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Multimodality imaging of spontaneous coronary artery dissection: case studies of the Massachusetts General Hospital

Guo, Lan Qian (Lancia)a; Wasfy, Meagan M.b; Hedgire, Sandeepa; Kalra, Mannudeepa; Wood, Malissab; Prabhakar, Anand M.a; Ghoshhajra, Brian B.a

doi: 10.1097/MCA.0000000000000320
Images in CAD

Departments of aRadiology

bMedicine, Division of Cardiology, Massachusetts General Hospital, Harvard University, Boston, Massachusetts, USA

Correspondence to Brian B. Ghoshhajra, MD, Department of Radiology, Massachusetts General Hospital, Boston, MA 02114, USA Tel: +1 617 726 0796; fax: +1 888 689 9008; e-mail: bghoshhajra@mgh.harvard.edu

Received September 30, 2015

Received in revised form October 1, 2015

Accepted October 11, 2015

A 57-year-old woman presented to an outside hospital with sudden onset anginal pain at rest, radiating to the left arm. Initial ECG showed ST elevations in the anterior leads. Her pain improved but did not resolve with nitroglycerin and aspirin. Emergent invasive coronary angiography revealed abrupt narrowing and diffuse irregularity of the distal left anterior descending, which did not improve with intracoronary nitroglycerin and nicardipine. At the time, the etiology of the event was uncertain, and treatment for a possible thrombotic coronary event was initiated with dual antiplatelet therapy, statin, angiotensin-converting enzyme inhibitor, and β-blockade. Serum troponin peaked at 22.5 ng/ml. Two months later, she was referred to our hospital for further evaluation at which time a coronary computed tomography angiography (CTA) was requested.

CTA demonstrated sequelae of an apical left ventricular infarction (Fig. 1), also corroborated by cardiac ultrasound (not shown), but did not reveal evidence of any calcified or noncalcified atherosclerosis. No severe stenosis was identified. Given the uncertainty around the diagnosis and discordant findings, previous invasive angiography images were requested for comparison, which showed an abrupt distal left anterior descending caliber change, tortuosity, subtle luminal irregularity and serially beaded lumen (Fig. 2). These findings were then identified on the CTA and had improved in the interim period (Fig. 2). The possibility of a coronary artery dissection was raised. An abdominopelvic CTA was requested, which demonstrated beaded renal arteries with serial aneurysms, and a tortuous aortoiliac system (Fig. 3).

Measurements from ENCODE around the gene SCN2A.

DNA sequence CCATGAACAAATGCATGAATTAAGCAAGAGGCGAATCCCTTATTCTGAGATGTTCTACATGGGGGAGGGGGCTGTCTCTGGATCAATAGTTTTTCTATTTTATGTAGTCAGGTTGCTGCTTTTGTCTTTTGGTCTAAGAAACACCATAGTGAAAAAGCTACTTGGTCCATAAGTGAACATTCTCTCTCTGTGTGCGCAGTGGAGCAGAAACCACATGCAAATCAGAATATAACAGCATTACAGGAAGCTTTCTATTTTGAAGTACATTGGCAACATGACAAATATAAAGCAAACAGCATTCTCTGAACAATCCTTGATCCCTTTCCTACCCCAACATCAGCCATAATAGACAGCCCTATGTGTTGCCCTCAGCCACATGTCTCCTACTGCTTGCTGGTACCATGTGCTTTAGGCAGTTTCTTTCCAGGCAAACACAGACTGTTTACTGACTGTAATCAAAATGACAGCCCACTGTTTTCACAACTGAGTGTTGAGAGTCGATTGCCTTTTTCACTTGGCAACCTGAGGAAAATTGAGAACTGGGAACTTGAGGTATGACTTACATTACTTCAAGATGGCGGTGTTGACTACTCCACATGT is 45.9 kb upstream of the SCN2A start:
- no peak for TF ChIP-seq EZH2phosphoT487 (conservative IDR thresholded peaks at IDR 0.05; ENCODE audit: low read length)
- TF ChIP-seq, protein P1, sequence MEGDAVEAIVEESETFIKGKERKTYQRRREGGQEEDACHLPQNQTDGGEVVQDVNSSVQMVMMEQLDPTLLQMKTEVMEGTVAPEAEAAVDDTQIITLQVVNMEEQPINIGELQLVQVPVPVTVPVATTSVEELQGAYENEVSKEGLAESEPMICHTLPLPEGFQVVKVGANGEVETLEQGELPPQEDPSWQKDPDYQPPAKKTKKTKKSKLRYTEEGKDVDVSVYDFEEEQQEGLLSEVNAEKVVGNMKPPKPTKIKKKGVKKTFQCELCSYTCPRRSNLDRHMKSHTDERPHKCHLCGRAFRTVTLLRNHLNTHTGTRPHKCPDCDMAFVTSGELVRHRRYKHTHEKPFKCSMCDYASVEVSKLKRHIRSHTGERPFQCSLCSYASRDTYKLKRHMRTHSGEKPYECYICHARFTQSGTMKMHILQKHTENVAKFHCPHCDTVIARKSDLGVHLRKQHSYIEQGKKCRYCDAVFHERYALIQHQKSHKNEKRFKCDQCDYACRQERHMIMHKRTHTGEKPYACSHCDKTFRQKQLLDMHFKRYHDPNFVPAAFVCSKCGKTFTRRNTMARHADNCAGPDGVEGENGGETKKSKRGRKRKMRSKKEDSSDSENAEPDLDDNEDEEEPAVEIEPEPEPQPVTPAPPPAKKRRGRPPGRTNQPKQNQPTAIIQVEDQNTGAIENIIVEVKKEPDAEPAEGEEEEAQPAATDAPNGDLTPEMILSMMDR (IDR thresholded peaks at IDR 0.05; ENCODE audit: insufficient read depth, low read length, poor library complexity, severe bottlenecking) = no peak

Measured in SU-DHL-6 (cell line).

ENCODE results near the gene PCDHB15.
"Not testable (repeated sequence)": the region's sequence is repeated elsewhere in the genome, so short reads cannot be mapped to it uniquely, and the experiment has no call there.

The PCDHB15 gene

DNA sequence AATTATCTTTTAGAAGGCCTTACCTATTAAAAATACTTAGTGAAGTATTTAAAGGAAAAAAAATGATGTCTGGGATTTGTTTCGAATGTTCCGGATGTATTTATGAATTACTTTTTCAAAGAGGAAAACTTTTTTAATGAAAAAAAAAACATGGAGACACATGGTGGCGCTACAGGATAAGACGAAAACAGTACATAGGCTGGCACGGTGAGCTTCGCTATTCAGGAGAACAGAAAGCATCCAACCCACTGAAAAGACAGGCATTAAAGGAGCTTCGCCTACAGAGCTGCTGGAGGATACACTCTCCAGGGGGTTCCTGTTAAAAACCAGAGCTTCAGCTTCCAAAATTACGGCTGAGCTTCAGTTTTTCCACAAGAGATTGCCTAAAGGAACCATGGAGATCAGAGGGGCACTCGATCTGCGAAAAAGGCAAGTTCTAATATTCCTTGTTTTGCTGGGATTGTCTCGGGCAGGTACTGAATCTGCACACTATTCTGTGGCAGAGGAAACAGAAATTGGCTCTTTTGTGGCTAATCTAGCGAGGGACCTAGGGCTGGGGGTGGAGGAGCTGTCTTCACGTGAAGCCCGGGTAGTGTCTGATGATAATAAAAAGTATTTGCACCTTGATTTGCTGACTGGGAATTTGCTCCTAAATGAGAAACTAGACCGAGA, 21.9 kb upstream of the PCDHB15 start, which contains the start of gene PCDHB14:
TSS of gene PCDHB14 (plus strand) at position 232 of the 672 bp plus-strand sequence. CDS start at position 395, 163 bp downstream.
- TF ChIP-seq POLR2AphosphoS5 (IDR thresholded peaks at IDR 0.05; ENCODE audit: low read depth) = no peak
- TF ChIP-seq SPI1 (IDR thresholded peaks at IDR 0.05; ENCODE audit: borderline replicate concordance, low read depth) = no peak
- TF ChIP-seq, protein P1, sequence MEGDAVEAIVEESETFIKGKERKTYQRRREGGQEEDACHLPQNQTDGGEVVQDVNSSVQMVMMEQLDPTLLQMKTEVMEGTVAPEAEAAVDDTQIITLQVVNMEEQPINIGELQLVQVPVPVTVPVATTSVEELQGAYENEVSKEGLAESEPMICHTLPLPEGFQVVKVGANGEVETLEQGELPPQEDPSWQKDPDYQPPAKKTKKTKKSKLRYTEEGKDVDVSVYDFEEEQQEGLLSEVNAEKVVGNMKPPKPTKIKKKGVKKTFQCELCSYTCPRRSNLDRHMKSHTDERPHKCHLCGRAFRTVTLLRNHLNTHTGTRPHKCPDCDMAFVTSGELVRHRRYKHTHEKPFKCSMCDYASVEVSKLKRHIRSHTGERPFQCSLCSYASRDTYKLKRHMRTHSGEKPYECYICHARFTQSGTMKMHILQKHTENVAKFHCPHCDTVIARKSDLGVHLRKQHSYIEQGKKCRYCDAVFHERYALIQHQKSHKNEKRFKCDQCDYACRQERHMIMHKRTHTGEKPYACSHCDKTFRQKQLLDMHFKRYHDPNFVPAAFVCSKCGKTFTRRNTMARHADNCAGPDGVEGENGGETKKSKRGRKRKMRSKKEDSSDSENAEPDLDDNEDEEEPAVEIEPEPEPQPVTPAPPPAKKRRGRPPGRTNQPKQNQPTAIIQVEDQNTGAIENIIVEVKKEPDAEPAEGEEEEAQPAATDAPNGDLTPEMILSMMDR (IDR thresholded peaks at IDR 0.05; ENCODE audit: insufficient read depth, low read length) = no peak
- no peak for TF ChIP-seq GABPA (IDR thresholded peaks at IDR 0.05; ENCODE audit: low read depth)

Fig. 1

Fig. 1

Fig. 2

Fig. 2

Fig. 3

Fig. 3

Spontaneous coronary artery dissection (SCAD) is an infrequent cause of acute coronary syndrome. Retrospective studies report a detection rate of SCAD in 0.07–1.1% of all coronary angiograms 1. SCAD typically affects young, otherwise healthy patients, with a strong female preponderance (female : male=4 : 1) 2. There is clear association with peripartum or postpartum status along with underlying vasculitides such as fibromuscular dysplasia (FMD), connective tissue disorders such as Ehlers–Danlos syndrome, and exercise 1,3. Notably, in one study, incidental FMD of the iliac artery was detected in as many as 50% of SCAD patients at the time of coronary catheterization 1. Furthermore, FMD may be detected in an even greater proportion of these patients if more extensive vascular imaging is undertaken, as FMD, a nonatherosclerotic, noninflammatory vascular disease, is known to frequently involve the renal and carotid arteries. This strong association suggests that vascular screening for FMD should be considered in all patients with SCAD, and in this case multimodality imaging of multiple vascular beds helped to establish the correct diagnosis with greater certainty.

The optimal treatment strategy for acute SCAD remains indeterminate. However, there is evidence that conservative management often leads to favorable outcomes, while percutaneous coronary intervention is associated with high rates of complication and procedural failure. Ten-year recurrence rates for SCAD reach 29% with a mean time interval of 2.8 years, stressing the importance of ongoing surveillance 1. Coronary CTA may play an important role in noninvasive diagnosis as well as in ongoing surveillance after the initial diagnosis.

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Conflicts of interest

There are no conflicts of interest.

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References

1. Tweet MS, Hayes SN, Pitta SR, Simari RD, Lerman A, Lennon RJ, et al.. Clinical features, management, and prognosis of spontaneous coronary artery dissection. Circulation 2012;126579–588
2. Hayes SN. Spontaneous coronary artery dissection (SCAD): new insights into this not-so-rare condition. Tex Heart Inst J 2014;41295–298
3. Saw J, Ricci D, Starovoytov A, Fox R, Buller CE. Spontaneous coronary artery dissection: prevalence of predisposing conditions including fibromuscular dysplasia in a tertiary center cohort. JACC Cardiovasc Interv 2013;644–52
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